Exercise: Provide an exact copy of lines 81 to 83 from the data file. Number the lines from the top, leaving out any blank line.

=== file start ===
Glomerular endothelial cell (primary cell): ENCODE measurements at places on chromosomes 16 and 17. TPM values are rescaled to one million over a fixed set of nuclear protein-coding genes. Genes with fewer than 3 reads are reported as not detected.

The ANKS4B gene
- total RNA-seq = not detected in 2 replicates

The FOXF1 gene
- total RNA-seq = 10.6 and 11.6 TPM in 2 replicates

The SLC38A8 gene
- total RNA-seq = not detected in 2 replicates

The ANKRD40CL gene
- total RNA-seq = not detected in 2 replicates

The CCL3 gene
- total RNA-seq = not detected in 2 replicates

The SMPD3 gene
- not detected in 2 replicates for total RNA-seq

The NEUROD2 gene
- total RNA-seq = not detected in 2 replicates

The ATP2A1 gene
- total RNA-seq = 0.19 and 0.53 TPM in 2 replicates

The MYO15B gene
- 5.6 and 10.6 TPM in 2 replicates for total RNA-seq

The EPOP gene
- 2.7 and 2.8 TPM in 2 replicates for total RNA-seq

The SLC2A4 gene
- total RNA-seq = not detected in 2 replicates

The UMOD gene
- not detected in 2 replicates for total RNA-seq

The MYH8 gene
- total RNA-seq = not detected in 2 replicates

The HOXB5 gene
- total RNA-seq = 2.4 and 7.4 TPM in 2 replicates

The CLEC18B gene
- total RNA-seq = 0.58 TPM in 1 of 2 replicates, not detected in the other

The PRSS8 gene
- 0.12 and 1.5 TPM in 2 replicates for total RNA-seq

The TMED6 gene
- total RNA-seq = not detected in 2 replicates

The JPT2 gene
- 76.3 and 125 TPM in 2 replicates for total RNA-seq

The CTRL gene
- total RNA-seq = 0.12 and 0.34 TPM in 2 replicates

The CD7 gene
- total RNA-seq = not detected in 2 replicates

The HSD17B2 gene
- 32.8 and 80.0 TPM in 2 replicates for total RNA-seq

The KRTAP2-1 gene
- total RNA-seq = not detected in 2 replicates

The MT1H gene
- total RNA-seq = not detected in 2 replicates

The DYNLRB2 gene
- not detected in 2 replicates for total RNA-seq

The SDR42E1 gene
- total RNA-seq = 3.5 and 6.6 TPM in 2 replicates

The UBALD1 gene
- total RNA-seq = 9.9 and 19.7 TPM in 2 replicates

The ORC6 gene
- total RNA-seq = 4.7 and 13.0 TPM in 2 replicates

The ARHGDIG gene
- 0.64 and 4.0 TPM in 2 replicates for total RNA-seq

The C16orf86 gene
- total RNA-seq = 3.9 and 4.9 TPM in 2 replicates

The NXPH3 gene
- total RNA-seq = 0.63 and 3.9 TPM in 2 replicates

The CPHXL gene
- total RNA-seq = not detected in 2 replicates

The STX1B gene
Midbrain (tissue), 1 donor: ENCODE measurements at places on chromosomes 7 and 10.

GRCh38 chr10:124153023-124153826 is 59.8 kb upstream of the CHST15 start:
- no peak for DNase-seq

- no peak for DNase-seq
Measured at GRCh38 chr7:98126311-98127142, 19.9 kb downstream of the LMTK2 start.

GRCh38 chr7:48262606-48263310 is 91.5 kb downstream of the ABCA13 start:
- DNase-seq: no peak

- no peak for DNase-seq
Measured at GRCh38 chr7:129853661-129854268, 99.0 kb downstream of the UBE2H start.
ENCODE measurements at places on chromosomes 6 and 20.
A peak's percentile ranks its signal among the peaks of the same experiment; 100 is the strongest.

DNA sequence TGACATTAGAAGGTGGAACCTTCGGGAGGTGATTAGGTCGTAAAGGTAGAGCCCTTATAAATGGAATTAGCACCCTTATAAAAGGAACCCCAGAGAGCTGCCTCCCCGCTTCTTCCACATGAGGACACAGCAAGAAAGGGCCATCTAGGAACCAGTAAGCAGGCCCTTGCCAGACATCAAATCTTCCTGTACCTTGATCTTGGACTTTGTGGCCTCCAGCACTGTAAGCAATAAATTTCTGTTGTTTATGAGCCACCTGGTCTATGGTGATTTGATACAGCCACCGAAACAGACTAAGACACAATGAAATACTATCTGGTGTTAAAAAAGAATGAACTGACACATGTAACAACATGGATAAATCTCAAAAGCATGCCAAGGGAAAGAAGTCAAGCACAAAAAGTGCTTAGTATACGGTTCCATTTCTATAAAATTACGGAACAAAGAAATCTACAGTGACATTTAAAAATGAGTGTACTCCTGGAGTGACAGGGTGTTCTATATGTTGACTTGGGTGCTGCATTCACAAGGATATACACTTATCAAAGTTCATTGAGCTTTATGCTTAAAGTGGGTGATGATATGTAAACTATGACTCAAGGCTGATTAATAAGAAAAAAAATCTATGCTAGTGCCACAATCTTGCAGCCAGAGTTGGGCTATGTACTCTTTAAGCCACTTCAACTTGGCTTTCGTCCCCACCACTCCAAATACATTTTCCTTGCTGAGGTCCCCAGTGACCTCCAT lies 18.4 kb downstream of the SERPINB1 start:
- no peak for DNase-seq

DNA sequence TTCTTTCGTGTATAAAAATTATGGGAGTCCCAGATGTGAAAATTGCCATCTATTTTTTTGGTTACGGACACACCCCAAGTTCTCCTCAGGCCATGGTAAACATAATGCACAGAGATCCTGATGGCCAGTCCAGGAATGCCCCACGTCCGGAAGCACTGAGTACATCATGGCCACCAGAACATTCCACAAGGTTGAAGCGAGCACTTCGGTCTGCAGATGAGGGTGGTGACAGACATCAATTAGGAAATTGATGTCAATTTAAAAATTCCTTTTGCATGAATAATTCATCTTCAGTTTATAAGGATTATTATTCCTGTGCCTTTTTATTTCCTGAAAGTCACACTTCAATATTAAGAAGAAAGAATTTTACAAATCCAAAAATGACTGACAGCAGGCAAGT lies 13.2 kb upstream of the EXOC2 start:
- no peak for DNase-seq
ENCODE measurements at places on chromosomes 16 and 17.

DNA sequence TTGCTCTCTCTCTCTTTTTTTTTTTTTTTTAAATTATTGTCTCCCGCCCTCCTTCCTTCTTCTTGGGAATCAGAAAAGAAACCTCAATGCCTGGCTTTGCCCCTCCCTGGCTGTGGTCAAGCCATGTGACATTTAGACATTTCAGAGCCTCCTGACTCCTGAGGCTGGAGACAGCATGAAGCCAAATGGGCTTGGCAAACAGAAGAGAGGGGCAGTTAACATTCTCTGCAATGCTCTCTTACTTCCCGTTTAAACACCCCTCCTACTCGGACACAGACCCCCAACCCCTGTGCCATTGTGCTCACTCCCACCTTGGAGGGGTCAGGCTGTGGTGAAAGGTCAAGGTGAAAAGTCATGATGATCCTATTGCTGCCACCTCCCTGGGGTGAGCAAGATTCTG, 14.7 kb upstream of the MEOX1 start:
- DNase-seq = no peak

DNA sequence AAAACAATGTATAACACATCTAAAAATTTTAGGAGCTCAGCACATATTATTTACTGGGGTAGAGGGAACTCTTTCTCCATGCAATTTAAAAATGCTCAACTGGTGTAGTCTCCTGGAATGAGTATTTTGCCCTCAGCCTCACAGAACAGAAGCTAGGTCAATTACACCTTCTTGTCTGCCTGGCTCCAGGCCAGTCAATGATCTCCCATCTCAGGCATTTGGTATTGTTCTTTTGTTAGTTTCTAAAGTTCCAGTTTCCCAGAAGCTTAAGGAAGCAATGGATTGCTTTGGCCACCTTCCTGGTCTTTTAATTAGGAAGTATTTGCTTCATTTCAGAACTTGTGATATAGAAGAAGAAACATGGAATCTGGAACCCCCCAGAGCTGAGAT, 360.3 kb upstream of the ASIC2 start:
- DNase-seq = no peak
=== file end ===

DNA sequence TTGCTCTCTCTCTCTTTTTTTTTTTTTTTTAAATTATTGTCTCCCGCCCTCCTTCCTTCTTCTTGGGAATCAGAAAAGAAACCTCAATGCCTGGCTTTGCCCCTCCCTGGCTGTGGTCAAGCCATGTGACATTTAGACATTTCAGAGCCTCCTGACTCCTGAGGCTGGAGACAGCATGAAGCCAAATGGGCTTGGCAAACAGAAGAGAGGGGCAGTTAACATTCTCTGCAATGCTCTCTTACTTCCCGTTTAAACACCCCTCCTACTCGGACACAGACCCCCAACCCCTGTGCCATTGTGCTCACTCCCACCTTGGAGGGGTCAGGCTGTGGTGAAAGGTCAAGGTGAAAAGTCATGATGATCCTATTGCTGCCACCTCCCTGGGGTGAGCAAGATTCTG, 14.7 kb upstream of the MEOX1 start:
- DNase-seq = no peak

DNA sequence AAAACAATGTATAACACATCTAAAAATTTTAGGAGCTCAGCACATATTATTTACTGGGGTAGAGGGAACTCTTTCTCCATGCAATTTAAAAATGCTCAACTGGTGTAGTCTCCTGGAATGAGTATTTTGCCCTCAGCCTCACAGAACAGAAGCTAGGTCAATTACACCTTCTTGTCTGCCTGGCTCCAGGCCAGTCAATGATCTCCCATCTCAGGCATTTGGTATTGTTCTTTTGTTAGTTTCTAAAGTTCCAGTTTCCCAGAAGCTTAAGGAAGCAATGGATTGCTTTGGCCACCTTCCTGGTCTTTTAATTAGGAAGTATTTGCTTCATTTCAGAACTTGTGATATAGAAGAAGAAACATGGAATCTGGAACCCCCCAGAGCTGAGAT, 360.3 kb upstream of the ASIC2 start: